Every June to November, hurricane season typically batters the East Coast with some of the worst weather of the year. Last year’s season spawned 21 named storms and caused more than $70 billion in damages – the fourth highest season on record. Hurricane season can be devastating for the supply chain and poses a substantial risk to transportation companies. Thorough preparation and planning are crucial for keeping workers safe and mitigating damage. Strong communication and coordination, is also vital to keeping drivers and associates safe and mitigating damage during this period.
- Check, check and recheck your insurance policy
There’s nothing worse than finding out you don’t have coverage until after a disaster happens. That’s why it’s important to re-examine and update any and all insurance policies before hurricane season begins to ensure all assets have adequate coverage. Pay careful attention to clauses around flood-related damage. While comprehensive vehicle policies usually cover water damage incurred by floods, many building policies do not and require a separate flood insurance policy.
- Copy and secure important documents
Paperwork doesn’t fare too well in soggy conditions, and if a vehicle, terminal, warehouse or office gets drenched, vital business documentation could be damaged or lost. Make copies of all essential documents such as vehicle titles, business licenses, leases and insurance policies and put them in a secure location where they can be grabbed in a hurry. Although most insurance companies let policyholders create digital backups that can be accessed online, keep in mind that a power outage or damage to local cell towers would also make them inaccessible.
- Top off and stock up on fuel
Even carriers who don’t regularly work in a hurricane zone need to be mindful of this one. 97 percent of U.S. oil and gas production comes from the Gulf of Mexico, as do plenty of hurricanes. Any damage to these pipelines can have far-reaching consequences regarding fuel prices and availability. During the season, it’s wise for carriers who are able to stockpile fuel to keep a reserve on hand, especially in the aftermath of a storm, should gas shortages occur. For smaller carriers, this might mean taking advantage of fuel discounts where available, whether form a rewards program, fuel chain or 3PL. Any vehicles in or near a storm’s path should also top off on fuel in case of an emergency evacuation or re-routing.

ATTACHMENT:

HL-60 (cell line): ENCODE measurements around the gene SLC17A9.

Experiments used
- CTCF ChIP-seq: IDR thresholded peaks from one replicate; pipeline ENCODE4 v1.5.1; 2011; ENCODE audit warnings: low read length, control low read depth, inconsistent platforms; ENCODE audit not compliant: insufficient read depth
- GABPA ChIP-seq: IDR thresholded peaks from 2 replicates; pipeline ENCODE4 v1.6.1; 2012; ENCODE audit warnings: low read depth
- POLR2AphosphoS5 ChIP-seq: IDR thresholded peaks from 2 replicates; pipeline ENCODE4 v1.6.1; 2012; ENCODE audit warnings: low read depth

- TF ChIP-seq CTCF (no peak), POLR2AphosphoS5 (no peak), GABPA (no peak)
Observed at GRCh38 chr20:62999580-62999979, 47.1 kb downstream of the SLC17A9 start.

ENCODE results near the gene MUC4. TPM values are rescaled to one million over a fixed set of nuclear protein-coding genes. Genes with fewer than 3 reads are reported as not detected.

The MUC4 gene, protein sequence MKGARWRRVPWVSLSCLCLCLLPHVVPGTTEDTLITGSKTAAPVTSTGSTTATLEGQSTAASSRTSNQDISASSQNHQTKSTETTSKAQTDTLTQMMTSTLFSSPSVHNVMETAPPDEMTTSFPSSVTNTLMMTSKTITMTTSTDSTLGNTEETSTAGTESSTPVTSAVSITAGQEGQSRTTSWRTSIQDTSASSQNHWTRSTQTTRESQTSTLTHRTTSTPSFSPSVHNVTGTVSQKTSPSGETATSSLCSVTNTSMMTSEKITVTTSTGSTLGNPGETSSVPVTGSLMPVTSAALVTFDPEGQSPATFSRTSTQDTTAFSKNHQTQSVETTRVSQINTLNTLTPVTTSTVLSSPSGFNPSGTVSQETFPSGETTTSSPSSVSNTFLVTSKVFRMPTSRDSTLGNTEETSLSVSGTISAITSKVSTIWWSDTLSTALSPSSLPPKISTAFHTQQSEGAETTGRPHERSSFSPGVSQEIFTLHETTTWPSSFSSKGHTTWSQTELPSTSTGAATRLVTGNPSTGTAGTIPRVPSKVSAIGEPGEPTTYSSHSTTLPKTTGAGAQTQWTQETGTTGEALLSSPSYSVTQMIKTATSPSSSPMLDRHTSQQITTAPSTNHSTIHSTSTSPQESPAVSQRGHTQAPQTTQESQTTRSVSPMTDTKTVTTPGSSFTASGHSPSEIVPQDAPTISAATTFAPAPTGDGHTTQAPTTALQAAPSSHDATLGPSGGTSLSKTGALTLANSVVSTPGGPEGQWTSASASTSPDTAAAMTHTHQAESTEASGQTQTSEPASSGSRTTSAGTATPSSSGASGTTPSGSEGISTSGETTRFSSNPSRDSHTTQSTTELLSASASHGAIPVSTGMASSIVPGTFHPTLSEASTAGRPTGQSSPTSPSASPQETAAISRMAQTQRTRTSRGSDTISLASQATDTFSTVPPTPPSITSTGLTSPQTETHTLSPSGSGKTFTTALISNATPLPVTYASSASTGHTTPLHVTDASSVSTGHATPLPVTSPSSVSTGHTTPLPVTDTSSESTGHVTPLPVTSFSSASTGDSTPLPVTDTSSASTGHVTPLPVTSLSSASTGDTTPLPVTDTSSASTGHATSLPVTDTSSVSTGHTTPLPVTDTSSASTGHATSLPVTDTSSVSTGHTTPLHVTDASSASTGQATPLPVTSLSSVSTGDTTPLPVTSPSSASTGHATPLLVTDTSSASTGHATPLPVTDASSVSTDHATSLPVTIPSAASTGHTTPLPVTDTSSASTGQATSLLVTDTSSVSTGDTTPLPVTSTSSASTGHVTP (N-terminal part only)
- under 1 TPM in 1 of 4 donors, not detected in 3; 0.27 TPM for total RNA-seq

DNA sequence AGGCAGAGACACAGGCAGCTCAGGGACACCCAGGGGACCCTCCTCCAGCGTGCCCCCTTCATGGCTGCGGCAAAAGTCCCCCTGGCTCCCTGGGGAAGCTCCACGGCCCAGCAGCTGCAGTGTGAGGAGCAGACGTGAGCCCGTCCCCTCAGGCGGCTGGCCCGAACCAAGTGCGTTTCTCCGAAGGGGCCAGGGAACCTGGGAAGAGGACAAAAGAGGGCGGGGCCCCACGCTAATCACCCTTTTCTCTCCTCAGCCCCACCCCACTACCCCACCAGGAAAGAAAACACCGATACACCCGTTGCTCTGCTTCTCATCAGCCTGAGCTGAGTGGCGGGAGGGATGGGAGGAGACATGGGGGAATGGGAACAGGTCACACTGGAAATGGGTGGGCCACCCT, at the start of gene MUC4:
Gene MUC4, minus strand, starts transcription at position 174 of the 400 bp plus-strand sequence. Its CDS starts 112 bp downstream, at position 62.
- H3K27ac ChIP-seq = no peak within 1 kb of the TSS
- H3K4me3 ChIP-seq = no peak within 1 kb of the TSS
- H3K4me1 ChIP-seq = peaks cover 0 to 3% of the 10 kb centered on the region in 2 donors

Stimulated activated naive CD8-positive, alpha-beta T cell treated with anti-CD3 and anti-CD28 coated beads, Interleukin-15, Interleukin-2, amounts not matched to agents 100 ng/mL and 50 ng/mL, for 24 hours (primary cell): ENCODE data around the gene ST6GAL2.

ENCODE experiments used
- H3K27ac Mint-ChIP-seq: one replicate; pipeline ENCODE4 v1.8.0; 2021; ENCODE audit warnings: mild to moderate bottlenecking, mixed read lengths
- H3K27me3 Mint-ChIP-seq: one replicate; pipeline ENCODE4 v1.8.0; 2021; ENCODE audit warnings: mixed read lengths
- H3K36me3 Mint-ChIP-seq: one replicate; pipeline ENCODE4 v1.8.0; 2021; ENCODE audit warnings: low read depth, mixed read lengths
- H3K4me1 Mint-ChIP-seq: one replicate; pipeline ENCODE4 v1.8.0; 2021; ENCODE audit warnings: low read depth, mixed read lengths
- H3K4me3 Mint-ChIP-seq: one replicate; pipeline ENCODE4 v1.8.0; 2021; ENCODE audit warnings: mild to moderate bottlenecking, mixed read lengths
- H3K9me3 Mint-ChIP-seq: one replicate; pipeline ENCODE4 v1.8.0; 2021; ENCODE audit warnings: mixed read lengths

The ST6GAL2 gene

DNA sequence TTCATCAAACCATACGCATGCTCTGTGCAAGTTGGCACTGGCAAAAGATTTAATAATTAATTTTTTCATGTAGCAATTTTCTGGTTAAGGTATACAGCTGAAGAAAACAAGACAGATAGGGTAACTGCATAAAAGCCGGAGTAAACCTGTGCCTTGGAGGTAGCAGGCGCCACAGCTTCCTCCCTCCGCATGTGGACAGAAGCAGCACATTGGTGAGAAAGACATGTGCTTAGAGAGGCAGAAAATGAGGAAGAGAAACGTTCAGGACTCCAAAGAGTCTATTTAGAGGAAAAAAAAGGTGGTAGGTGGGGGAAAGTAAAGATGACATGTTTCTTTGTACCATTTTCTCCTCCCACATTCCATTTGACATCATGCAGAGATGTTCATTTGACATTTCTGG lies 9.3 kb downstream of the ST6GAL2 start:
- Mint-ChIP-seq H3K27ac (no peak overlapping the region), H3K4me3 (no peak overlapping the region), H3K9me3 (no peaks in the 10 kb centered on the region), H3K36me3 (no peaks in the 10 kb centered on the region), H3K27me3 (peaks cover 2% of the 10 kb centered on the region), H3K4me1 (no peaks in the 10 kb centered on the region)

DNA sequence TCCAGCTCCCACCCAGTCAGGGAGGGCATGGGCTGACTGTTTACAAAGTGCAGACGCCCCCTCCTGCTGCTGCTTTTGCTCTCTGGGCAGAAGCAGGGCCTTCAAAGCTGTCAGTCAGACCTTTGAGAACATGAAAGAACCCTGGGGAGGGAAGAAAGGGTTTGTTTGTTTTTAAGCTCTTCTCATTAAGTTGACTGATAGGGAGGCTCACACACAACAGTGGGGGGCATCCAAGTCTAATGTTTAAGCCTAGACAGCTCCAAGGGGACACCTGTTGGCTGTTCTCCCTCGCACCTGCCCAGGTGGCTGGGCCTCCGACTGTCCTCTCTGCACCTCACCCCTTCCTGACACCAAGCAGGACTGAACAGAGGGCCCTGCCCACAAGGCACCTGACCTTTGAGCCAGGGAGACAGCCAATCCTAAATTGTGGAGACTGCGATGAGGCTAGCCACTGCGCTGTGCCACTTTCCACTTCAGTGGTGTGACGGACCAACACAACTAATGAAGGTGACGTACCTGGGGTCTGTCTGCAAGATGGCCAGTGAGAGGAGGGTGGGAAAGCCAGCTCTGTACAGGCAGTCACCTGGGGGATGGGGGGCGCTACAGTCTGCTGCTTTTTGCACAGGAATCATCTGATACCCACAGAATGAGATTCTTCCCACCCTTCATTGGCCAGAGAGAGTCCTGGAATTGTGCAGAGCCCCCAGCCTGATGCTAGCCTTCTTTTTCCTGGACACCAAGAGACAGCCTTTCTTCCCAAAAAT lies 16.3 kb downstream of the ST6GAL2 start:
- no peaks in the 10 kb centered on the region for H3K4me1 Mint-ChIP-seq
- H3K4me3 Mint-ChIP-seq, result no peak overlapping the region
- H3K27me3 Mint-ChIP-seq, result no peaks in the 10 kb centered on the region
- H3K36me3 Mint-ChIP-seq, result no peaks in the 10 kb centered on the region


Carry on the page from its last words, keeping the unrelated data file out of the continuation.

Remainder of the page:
- Have a storm follow-up plan
Making it through the storm is one thing, but navigating the chaotic aftermath is another. After a hurricane, a carrier’s first responsibility is to ensure the health and safety of its associates, especially those on the road. Putting a storm follow-up plan in place ahead of time provides associates with clear instructions for what to do after a severe weather event. The plan should include updated contact information for all associates, along with a clear chain of command in reporting. Depending on the severity of the storm, communications may be down or delayed. An effective follow-up plan should include contingencies for this possibility and outline alternative steps to reach necessary parties. Once everyone has been established as safe, then damage assessment can begin.
Aside from the actual storms, unpredictability is one of the greatest threats of the season. A hurricane might hit or change course at the last second. It could be predicted to land as a category 4 and then only bring heavy rain. But the stakes are too high to take that chance. When it comes to hurricane season, it’s best to prepare for the worst and hope for the best.